By Stephen du Preez
Although Africa is said to be the final frontier for natural mineral resources, extractive industries across the continent have been experiencing a bumpy ride over the last near decade – although Africa is not alone in this. In truth, the ripple effect of the 2008/9 global financial crisis continues to be felt worldwide, where in recent years we have seen a slowdown in markets that are important trading partners for African economies, including China and several European countries. The influence of fragility in the world economy has had a significant impact on not only foreign direct investment (FDI) into African economies, but has also lead to severe declines in commodity prices – further affecting these economies export-trade and extractive industries. Collectively this has placed mining companies who operate across Africa under immense pressure to balance costs versus profits in tougher economic times.
Added to this, technology continues to evolved at a rapid pace, where, today, phrases like the sharing economy, digitalisation and collaboration are driving us towards a new era of digital possible – where developed and emerging economies, alike, are coming to terms with the Fourth Industrial Revolution and what this adaptation will mean in their industries and regions. Similarly, mining companies find themselves between a rock and a hard place with trying to balance investments to adopt transformative digital technology, and meeting local content and social licence to operate obligations – especially given the reliance many African states still have on their extractive and mining industries for economic growth.
ICT as an enabler
Traditional views on technology have evolved over the past several years, thanks in part to its consumerisation – and today, IT solutions have become an enabler to mobilisation, automation and improving decision making in sectors like mining. For instance, establishing visibility over far-flung global operations has never been more critical for those operating across mining sectors and, while the long-term outlook is strong, the digital mine with integrated data flows is fundamental if mining companies are to meet the numerous short and medium-term challenges now facing the industry locally.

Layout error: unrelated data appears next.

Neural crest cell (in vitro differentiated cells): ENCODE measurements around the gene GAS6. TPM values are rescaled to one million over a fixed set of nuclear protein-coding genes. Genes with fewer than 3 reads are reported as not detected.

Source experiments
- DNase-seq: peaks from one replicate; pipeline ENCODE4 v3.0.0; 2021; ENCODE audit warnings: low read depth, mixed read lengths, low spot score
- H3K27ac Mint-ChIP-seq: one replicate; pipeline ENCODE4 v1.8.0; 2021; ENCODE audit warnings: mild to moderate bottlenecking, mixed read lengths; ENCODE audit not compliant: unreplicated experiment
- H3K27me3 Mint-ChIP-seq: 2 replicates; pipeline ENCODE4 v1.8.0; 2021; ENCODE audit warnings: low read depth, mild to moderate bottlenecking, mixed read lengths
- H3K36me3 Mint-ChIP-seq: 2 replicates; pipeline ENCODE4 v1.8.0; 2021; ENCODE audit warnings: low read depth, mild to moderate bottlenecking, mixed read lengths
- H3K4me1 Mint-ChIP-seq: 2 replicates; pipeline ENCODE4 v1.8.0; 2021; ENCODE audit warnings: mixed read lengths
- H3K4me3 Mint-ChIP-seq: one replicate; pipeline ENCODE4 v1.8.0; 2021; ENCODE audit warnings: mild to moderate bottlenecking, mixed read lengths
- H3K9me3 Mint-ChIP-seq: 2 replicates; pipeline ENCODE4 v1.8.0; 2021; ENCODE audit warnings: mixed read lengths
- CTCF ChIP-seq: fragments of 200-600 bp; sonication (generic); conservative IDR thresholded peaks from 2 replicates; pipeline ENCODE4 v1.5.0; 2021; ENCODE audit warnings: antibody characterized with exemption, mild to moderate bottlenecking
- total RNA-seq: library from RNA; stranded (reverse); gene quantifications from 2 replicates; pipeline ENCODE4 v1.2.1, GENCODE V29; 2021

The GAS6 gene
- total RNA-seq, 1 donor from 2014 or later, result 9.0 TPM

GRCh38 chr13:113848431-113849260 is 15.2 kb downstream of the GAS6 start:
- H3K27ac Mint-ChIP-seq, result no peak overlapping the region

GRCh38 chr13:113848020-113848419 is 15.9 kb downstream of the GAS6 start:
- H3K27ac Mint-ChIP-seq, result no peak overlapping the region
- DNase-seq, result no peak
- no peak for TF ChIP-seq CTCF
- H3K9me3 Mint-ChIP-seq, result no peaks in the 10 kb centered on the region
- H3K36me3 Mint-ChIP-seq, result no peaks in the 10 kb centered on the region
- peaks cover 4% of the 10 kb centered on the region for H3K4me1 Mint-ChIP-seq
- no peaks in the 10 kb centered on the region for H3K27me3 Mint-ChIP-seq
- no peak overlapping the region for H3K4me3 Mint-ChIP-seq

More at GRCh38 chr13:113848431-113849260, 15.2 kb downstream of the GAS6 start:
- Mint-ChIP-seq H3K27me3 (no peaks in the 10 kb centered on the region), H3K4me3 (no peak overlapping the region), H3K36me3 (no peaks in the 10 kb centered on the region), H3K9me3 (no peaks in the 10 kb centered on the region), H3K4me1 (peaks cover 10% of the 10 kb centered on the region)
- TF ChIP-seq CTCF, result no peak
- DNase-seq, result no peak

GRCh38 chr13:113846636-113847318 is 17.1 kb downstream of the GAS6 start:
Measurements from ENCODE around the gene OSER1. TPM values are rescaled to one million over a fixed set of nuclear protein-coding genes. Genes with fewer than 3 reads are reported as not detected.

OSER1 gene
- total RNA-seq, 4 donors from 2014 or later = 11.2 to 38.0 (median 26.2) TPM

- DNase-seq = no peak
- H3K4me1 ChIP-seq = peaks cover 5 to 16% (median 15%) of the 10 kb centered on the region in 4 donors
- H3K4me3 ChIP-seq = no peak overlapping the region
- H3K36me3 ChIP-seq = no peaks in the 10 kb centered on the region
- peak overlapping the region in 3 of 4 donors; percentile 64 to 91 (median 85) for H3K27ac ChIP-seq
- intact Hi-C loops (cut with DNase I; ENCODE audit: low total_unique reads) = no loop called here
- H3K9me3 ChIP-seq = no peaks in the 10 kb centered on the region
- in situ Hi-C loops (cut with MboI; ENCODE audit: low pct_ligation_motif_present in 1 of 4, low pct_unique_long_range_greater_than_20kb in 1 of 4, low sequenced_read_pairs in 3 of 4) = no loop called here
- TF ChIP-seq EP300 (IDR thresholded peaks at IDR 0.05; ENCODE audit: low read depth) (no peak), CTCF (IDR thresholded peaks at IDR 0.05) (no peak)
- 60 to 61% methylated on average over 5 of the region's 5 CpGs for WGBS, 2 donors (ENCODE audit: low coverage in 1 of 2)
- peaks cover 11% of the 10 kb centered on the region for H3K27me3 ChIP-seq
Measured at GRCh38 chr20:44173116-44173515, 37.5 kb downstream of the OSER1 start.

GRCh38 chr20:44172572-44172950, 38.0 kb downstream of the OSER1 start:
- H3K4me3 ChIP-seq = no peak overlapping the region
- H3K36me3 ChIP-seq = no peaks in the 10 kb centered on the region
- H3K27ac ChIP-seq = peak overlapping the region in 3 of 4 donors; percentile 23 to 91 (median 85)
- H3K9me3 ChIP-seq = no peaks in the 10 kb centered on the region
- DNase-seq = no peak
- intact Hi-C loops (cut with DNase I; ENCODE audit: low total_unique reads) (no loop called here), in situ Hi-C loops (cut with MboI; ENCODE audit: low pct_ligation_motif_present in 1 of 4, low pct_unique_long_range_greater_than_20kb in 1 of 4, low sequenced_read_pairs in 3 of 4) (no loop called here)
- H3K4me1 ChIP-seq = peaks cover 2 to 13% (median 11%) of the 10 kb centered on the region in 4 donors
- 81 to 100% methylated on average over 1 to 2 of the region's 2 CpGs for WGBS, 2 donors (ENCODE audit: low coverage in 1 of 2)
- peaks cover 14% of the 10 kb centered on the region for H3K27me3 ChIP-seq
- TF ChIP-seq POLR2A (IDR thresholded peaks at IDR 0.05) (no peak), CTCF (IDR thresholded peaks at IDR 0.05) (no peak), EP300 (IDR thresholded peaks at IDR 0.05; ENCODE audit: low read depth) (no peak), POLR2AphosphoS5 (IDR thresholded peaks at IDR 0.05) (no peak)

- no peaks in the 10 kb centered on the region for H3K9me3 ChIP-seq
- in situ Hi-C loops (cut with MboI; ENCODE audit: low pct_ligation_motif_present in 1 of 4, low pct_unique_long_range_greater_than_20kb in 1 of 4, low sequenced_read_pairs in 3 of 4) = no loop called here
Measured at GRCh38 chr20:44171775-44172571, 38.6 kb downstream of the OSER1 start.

The infrastructure and cloud play in mining
This, however, is easier said than done. Connectivity is a constant challenge for mine operators and as automation, process optimisation and integration with the Internet of Things (IoT) becomes critical for operational efficiency; an industrial IT centre with a solid IT infrastructure is required to support the amount of data generated. Just look at wearables. It not just a fitness step counter – in fact, if applied correctly within the mining space these interactive devises can be used to track under- and above-ground staff, providing feedback on their heart rate, elevated stress levels and even gases they may be exposure to – which becomes an incredible tool for improving health and safety on the mine. It’s about a connected workforce – but more importantly, information that can be used to drive safety, learnings and operational effectiveness.
This data however needs to be stored somewhere and this is where the cloud comes in. For these industries, there are two cloud plays that can be considered. Firstly, with connectivity and IoT to drive a competitive advantage, this information needs to be stored somewhere for analysis. The cloud is a perfect place for this and access is immediate for the analysis of trend leading indications and cross operational learning. Secondly, all non-mission critical applications can be strategically migrated to the cloud for consolidation and to reduce costs. Applied accurately and business will be able to obtain real insight and can understand its incremental cost of operations – and hence, it’s incremental value – at any given moment.
Convergence of IT and OT
At a time of rapid change this sector quickly needs to examine which technology investments will have the biggest positive impact on their business. And, what is the value potential and return on investment of investing in these technologies. Furthermore, businesses need to start to look at how the convergence of IT and OT makes tech more relevant in the industrial space.
Energy and resource companies may be facing some headwinds, but they are undeniably driving GDP growth. These industries are asset intensive and they need to be managed and driven effectively if we are to continue seeing growth across the continent. Amid a technological renaissance that is transforming world economies – Africa’s mining industries are perfect candidates to leverage the benefits of integrated Information and Operational Technologies, which is driven by solid network infrastructure, connectivity, cloud, security and a partner that understands how these can make or break a company.
Stephen du Preez is head of E&R, Asia, Middle East and Africa, BT